Series 7 and 63 for Analyst Program

Hello,
I am starting a full time Analyst position in NYC this summer at a BB Private Bank. I know that I will need to take the Series 7 and pass. When will I need to take the exam (ie. within a few months of my start date)? Can I take it before I start my position? Am I supposed to be "sponsored" or anything like that (I thought someone mentioned something like that to me)?
Also, will I need to take the Series 63?

I know HR will tell me everything I need to know soon, enough. I'm just hoping to get a leg up now that I'm taking an easy course load second semester.

Thanks very much for your help.

Comments (20)

Jan 30, 2011 - 3:13pm
kahuna4637, what's your opinion? Comment below:

For S&T after the training period (for us 4 weeks) they then give us 2 weeks to study and pass the 7 and 63 before we hit the desks. I wouldnt worry to much about it and I dont believe you can take it earlier (think you have to be sponsored), at least ive never heard of people taking it before they start. You will definitely need it prior to working, however the bank will give you time and materials to take and pass.

Jan 30, 2011 - 3:20pm
Frieds, what's your opinion? Comment below:

1) Use the Search Function.

2) Some Asshole wrote up a general guide to licensing that made the main page. I'd suggest you read it. That should cover your basics...

3) To answer your questions... 3 Months, Yes and Yes.

Next time, don't ask a question to which you'll get a curt answer for.

  • 1
Jan 31, 2011 - 4:07pm
D M, what's your opinion? Comment below:

Frieds, I get all hot and bothered when you lay down the law like that.

"You stop being an asshole when it sucks to be you." -IlliniProgrammer "Your grammar made me wish I'd been aborted." -happypantsmcgee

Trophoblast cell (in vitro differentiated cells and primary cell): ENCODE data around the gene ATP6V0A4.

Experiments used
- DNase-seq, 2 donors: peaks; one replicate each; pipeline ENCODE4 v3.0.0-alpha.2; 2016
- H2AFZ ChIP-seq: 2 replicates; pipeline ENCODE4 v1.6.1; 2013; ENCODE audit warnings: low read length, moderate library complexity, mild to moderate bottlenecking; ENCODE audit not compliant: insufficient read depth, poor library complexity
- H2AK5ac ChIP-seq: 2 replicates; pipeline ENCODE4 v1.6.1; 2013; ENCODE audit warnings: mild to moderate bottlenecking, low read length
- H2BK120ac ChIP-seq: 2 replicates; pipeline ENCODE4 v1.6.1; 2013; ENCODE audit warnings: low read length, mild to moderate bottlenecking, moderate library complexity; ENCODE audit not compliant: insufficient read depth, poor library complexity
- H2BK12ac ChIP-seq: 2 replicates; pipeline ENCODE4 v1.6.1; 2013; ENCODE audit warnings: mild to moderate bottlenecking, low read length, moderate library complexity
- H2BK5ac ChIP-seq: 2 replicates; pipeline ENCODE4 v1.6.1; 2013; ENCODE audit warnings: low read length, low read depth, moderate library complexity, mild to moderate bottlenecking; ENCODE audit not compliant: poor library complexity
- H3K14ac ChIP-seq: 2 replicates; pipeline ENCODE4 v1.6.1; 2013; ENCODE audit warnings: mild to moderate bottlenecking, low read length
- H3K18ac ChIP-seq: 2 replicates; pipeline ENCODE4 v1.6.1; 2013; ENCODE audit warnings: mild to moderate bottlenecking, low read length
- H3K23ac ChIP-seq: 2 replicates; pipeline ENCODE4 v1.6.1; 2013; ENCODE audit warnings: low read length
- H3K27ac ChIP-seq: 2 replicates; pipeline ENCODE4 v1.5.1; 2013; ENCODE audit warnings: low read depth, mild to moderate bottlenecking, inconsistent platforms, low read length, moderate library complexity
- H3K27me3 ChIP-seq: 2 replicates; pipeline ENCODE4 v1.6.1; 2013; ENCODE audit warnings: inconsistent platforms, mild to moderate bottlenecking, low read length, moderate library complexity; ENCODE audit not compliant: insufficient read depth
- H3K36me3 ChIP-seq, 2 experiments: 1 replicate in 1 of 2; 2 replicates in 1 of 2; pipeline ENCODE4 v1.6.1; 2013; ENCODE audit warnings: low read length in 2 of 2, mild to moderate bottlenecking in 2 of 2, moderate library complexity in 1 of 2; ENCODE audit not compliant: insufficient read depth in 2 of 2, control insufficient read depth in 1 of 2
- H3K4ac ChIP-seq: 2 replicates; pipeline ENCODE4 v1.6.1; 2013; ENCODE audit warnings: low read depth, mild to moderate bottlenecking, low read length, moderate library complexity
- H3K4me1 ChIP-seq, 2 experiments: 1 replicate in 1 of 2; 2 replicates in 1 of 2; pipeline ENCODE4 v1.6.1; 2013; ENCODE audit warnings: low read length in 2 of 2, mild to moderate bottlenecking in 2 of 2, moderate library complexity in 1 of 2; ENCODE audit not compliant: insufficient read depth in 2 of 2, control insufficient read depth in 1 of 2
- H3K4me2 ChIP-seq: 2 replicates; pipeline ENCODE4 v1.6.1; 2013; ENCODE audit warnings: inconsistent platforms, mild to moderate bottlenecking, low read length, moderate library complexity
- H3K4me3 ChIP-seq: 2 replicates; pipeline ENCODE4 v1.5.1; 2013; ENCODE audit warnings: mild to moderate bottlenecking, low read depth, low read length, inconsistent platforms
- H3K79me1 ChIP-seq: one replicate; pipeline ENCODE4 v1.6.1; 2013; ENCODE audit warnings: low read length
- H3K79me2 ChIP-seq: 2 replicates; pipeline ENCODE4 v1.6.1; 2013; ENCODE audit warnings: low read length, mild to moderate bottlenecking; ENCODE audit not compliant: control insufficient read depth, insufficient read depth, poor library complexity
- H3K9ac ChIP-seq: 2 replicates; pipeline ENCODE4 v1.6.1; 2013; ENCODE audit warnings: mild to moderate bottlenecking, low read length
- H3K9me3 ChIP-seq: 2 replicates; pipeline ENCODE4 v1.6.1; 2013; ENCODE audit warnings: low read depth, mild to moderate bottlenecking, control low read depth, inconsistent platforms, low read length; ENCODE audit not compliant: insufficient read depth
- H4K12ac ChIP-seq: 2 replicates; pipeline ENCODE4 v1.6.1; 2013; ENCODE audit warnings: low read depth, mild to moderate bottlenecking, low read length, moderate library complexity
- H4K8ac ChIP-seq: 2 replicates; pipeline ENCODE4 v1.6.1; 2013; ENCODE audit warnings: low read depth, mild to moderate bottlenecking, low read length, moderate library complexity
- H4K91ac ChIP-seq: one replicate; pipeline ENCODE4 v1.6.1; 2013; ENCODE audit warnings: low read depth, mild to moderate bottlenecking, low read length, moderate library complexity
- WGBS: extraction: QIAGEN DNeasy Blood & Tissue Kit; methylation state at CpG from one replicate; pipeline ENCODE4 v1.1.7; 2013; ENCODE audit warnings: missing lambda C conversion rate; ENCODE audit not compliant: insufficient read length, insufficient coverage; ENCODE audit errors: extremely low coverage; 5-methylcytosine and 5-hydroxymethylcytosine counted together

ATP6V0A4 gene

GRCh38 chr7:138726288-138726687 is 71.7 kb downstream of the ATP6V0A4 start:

Jan 31, 2011 - 4:08pm
ryanmonkey86, what's your opinion? Comment below:

Exams, Series 7, Series 63? (Originally Posted: 06/25/2012)

Can anyone explain what are the tests you need to pass when you begin work in IBD (I've heard Series 7 and 63?). Is this an exam that all finance professionals in the U.S. must take? Are these tests only for sell-side financial professionals?

Jan 31, 2011 - 4:10pm
Frieds, what's your opinion? Comment below:

This has been asked already. In fact, I wrote a rather lengthy post going through all of the damned exams you might have to take. Did you consider using the search function? This shit has been repeatedly asked (and this is less anger that I'm used to doling out pointless shit like this however that's not important). Since I can find THIS GREAT POST by searching for any of the FINRA exams, you should have been able to too.

Christ man... kids today.

  • 1
Jan 31, 2011 - 4:12pm
Johnny Ringo, what's your opinion? Comment below:

Overheard on the subway the other day by younger (maybe interns)

"The S79 is like 11x harder than the S7 thats why it has such a high number"

Eventus stultorum magister.
Jan 31, 2011 - 4:15pm
WannaBIB, what's your opinion? Comment below:

Series 7 and 63 - Quick question about the sponsorship (Originally Posted: 10/09/2013)

Hey all,

I'm not sure if there has been a discussion on this before becaus the search button isn't working.

Just a quick question about Series 7 sponsorship. Do you have to work for a firm in order for them to sponsor you to take the exam? Is it possible to get sponsored by a firm you don't work for?

Thanks for any responses in advance!

" The art of good business is being a good middle man" - Eddie Temple (Layer Cake)
Jan 31, 2011 - 4:16pm
BigSwingingDave, what's your opinion? Comment below:

Just a quick question about series 7 sponsorship. Do you have to work for a firm in order for them to sponsor you to take the exam?

Yes.

Is it possible to get sponsored by a firm you don't work for?

No.

Best Response
Jan 31, 2011 - 4:17pm
Bullet-Tooth Tony, what's your opinion? Comment below:
BigSwingingDave: